CD58 molecule (CD58) is a gene that encodes a protein that belongs to the immunoglobulin superfamily. The protein functions as a ligand of the T lymphocyte CD2 protein. The protein is also important for adhesion and activation of T lymphocytes. Missense mutations, nonsense mutations, silent mutations, and frameshift insertions and deletions are observed in cancers such as intestinal cancer, stomach cancer, and cancers of the urinary tract.
CD58 is altered in 0.35% of all cancers with diffuse large B-cell lymphoma, not otherwise specified, colon adenocarcinoma, lung adenocarcinoma, mantle cell lymphoma, and peripheral T-cell lymphoma, not otherwise specified having the greatest prevalence of alterations .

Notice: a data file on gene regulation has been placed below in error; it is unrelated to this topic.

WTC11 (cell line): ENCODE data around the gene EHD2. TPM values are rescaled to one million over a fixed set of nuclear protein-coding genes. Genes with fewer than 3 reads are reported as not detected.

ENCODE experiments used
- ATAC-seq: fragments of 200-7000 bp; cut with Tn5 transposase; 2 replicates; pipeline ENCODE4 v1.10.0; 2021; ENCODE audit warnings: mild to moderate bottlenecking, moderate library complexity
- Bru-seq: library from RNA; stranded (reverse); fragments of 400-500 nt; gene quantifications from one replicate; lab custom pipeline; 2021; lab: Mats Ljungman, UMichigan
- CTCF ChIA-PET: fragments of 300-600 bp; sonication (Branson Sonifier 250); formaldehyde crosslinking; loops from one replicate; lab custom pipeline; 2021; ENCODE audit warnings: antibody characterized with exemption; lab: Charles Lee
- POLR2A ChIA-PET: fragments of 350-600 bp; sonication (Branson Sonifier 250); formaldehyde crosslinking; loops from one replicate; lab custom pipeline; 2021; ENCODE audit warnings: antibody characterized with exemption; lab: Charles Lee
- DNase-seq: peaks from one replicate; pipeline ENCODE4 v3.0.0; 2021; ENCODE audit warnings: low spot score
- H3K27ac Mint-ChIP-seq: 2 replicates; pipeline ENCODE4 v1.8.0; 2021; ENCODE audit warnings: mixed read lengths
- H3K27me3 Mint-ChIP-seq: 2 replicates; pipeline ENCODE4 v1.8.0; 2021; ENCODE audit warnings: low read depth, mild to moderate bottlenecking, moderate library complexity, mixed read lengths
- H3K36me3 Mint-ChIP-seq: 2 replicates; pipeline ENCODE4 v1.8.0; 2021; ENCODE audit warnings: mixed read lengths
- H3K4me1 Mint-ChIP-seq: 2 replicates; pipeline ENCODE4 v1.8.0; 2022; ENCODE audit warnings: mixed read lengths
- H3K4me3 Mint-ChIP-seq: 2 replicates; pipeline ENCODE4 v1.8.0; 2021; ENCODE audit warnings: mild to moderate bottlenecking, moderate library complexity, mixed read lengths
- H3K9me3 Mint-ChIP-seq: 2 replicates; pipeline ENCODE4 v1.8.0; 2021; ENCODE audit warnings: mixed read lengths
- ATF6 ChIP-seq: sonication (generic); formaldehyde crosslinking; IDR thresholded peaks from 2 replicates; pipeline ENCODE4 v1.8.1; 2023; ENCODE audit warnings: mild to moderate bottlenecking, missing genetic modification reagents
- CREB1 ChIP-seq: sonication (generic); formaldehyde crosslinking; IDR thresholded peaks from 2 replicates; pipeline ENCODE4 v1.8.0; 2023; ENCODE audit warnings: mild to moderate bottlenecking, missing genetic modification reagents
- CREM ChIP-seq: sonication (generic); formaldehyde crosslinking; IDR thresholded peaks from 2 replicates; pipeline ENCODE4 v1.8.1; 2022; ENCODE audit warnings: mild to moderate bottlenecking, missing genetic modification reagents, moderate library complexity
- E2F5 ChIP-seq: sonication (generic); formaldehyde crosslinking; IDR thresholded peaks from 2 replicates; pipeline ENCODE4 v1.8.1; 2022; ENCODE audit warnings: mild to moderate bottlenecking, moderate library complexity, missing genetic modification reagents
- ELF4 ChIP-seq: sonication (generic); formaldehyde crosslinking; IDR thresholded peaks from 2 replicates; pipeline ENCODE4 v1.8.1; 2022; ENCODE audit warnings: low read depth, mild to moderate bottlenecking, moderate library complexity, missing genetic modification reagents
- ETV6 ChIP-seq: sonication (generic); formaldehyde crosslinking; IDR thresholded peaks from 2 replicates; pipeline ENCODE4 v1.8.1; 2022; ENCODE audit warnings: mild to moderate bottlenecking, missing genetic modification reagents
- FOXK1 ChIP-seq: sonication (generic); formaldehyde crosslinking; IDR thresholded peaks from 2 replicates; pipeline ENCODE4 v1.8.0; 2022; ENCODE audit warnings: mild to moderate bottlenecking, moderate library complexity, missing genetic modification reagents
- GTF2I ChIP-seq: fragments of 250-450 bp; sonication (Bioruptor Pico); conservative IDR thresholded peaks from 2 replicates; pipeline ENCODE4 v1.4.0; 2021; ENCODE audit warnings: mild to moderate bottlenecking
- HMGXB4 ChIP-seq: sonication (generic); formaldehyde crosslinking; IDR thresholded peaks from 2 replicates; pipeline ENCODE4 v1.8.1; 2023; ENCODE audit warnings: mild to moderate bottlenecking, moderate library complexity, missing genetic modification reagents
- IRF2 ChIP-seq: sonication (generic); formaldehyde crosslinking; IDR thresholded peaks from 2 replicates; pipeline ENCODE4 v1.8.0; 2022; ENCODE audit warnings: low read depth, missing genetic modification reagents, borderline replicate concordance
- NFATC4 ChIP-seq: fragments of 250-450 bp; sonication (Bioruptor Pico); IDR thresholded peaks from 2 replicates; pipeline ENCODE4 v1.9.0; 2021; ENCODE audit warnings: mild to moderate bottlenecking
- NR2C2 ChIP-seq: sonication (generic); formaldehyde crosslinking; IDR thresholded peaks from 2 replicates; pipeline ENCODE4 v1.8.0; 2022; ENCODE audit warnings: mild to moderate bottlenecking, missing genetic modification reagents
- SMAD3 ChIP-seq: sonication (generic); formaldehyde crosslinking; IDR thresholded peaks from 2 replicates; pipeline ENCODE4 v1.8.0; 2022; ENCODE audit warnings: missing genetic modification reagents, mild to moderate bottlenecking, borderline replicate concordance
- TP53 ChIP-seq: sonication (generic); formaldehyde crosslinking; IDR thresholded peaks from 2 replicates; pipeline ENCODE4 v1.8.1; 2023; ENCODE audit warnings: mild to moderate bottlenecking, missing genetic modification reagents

The most common alterations in CD58 are CD58 Loss (0.31%), CD58 G210S (0.04%), CD58 M1? (0.07%), CD58 X210_splice (0.04%), and CD58 X24_splice (0.03%) .
2. The UniProt Consortium. UniProt: a worldwide hub of protein knowledge. Nucleic Acids Research. 2019;47:D506-D515.
3. The AACR Project GENIE Consortium. AACR Project GENIE: powering precision medicine through an international consortium. Cancer Discovery. 2017;7(8):818-831. Dataset Version 8. This dataset does not represent the totality of the genetic landscape; see paper for more information.